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Possible to hack an induction burner to melt components off of PCBs?

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    KillYrTV started this thread.
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    Possible to hack an induction burner to melt components off of PCBs?

    Today I was given an induction burner, partially dismantled. I wonder If I could repair it and modify it to de-solder a whole board at once? I am a novice in electronics, and de-soldering individual components has been a bother. I've heard about the oven and hot sand methods, kind of dangerous in an apartment.. would this be possible to do? I know it needs a ferrous cooking vessel for the magnetism stuff to work, and of course I have that kind of stuff lying around. https://en.wikipedia.org/wiki/Induction_cooking



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    Quote Originally Posted by KillYrTV View Post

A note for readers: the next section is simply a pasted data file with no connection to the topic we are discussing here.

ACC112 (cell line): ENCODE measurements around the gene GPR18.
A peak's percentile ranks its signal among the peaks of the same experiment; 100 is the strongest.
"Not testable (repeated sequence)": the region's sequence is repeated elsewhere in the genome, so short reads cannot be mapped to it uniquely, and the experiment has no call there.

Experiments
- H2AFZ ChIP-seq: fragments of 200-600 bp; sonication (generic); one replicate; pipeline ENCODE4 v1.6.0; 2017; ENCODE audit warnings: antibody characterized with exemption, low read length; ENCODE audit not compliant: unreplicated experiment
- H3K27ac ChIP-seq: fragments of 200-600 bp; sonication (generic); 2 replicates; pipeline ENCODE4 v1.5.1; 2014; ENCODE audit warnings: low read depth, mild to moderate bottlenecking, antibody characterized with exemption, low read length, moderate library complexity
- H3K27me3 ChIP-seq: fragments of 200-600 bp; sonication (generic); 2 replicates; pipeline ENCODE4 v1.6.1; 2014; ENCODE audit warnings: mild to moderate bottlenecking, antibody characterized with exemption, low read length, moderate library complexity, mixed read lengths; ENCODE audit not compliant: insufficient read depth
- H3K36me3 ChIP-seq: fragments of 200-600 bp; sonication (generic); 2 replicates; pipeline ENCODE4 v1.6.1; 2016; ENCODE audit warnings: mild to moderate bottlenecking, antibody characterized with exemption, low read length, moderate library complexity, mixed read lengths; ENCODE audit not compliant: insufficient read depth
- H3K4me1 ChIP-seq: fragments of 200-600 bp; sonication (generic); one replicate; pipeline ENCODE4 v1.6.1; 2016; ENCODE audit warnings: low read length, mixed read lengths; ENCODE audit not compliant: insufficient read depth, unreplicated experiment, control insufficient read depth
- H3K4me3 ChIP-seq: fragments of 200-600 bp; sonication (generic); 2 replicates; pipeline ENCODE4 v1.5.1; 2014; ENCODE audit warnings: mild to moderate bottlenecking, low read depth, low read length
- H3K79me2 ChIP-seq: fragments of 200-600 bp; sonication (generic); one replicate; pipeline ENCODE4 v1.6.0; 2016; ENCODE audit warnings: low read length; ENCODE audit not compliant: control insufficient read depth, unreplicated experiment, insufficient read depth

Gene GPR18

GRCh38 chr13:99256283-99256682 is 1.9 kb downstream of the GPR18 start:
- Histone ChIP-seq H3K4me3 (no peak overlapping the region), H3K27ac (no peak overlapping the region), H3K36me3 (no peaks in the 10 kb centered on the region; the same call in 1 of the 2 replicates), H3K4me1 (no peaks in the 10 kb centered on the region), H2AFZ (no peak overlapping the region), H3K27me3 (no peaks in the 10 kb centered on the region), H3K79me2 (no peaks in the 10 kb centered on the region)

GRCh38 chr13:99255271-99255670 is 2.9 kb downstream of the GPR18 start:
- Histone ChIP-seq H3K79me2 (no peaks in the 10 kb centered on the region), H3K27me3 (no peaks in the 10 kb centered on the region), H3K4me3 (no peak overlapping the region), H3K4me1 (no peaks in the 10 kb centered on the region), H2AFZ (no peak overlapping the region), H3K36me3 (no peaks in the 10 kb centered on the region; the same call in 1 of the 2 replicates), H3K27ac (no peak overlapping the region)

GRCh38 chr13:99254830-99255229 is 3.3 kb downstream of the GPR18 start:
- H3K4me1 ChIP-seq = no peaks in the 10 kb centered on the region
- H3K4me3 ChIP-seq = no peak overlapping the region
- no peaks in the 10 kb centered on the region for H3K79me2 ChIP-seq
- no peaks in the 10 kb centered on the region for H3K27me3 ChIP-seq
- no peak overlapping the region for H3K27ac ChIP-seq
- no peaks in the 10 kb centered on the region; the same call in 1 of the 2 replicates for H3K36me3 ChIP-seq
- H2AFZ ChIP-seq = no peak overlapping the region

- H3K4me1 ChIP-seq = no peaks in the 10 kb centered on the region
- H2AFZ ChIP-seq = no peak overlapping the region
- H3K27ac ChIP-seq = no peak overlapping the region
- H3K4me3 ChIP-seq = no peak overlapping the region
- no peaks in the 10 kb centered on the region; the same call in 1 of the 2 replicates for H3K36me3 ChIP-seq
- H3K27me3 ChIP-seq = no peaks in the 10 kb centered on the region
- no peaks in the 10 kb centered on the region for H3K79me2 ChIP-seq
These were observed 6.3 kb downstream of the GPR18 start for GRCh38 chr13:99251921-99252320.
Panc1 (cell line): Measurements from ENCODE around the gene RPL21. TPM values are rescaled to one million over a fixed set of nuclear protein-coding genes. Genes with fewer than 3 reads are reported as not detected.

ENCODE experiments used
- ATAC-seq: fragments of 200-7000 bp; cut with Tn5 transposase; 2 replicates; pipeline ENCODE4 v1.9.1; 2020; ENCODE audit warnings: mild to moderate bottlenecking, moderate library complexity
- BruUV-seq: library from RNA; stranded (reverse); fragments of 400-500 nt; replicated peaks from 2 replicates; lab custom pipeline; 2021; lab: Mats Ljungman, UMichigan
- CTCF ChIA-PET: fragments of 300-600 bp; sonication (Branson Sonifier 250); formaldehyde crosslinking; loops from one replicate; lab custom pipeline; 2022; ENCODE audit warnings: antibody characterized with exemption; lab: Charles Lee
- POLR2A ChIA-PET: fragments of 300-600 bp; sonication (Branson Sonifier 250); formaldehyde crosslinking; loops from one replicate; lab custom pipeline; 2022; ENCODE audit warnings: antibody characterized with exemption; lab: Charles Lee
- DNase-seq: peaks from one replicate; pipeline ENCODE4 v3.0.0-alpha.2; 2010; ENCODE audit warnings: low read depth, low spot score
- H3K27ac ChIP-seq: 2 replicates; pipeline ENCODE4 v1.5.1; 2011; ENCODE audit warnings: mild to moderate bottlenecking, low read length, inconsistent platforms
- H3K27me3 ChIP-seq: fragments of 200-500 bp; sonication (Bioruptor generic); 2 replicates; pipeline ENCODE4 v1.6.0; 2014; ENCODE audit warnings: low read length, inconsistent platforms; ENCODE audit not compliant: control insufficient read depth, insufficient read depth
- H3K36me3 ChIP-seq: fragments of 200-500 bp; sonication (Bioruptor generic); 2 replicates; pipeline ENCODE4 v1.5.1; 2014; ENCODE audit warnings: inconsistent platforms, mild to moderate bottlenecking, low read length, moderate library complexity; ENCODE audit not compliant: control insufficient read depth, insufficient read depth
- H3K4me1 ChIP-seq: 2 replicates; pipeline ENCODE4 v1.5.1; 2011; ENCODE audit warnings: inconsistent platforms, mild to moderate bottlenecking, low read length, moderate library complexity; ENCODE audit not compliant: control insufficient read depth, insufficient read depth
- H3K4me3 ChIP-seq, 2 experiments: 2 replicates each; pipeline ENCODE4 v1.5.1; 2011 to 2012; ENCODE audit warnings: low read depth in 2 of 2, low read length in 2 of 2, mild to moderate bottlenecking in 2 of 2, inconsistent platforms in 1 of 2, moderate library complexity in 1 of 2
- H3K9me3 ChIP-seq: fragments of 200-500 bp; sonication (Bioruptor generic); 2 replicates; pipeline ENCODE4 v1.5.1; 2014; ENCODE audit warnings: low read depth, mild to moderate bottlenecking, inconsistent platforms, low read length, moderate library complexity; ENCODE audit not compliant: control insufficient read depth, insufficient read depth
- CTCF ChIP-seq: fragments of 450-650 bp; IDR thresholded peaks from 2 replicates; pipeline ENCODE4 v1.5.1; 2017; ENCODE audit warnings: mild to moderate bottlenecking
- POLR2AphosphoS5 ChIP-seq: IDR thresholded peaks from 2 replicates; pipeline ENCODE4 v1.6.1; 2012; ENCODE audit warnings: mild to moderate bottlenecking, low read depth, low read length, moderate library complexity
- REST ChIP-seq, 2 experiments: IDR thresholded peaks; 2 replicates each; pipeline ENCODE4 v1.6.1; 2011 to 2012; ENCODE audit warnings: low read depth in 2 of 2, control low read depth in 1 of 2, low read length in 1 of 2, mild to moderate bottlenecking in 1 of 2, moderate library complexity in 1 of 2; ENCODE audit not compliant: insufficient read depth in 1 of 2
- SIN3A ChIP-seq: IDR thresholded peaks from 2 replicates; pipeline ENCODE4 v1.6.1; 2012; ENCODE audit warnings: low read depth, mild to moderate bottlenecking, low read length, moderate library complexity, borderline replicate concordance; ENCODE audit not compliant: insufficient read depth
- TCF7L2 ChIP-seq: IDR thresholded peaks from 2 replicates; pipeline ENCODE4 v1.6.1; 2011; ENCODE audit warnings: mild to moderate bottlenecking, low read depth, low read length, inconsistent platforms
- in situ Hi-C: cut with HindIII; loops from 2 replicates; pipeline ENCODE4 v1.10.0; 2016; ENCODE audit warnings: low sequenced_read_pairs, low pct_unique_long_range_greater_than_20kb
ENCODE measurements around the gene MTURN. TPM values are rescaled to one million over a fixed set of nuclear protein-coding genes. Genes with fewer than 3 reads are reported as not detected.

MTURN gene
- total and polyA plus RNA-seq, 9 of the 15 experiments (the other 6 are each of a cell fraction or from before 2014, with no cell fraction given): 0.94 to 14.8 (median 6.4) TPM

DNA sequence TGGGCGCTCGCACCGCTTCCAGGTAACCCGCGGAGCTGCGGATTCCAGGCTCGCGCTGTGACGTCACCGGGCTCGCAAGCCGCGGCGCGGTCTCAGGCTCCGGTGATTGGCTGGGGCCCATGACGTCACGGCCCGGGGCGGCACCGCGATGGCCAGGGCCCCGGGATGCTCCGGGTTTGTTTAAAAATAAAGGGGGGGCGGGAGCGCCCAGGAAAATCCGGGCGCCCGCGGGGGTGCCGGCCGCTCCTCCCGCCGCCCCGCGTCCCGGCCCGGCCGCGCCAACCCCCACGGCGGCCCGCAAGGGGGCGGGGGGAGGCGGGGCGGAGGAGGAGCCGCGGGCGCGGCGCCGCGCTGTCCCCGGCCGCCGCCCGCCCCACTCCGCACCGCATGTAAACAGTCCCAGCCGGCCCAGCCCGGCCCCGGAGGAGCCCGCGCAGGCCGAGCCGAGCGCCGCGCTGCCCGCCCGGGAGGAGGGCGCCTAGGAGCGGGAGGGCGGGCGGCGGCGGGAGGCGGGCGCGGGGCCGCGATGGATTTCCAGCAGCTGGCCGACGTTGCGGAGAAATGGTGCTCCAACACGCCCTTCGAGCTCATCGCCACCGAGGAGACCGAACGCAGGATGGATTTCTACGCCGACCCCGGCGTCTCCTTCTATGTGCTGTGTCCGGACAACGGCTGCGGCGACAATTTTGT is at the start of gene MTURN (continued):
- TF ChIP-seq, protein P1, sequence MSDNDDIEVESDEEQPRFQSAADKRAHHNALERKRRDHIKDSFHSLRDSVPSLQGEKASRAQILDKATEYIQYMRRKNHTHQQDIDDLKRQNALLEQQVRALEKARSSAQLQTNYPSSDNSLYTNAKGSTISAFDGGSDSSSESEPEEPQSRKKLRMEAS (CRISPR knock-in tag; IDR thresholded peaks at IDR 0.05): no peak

Today I was given an induction burner, partially dismantled. I wonder If I could repair it and modify it to de-solder a whole board at once? I am a novice in electronics, and de-soldering individual components has been a bother. I've heard about the oven and hot sand methods, kind of dangerous in an apartment.. would this be possible to do? I know it needs a ferrous cooking vessel for the magnetism stuff to work, and of course I have that kind of stuff lying around. https://en.wikipedia.org/wiki/Induction_cooking
    No, this unit has the wrong frequency.

    I had a 15kva Induction furnace and you could purchase a wand to use for this purpose.

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    KillYrTV started this thread.
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    Quote Originally Posted by alloy2 View Post
    No, this unit has the wrong frequency.

    I had a 15kva Induction furnace and you could purchase a wand to use for this purpose.
    Can you post a link to an example of this, please?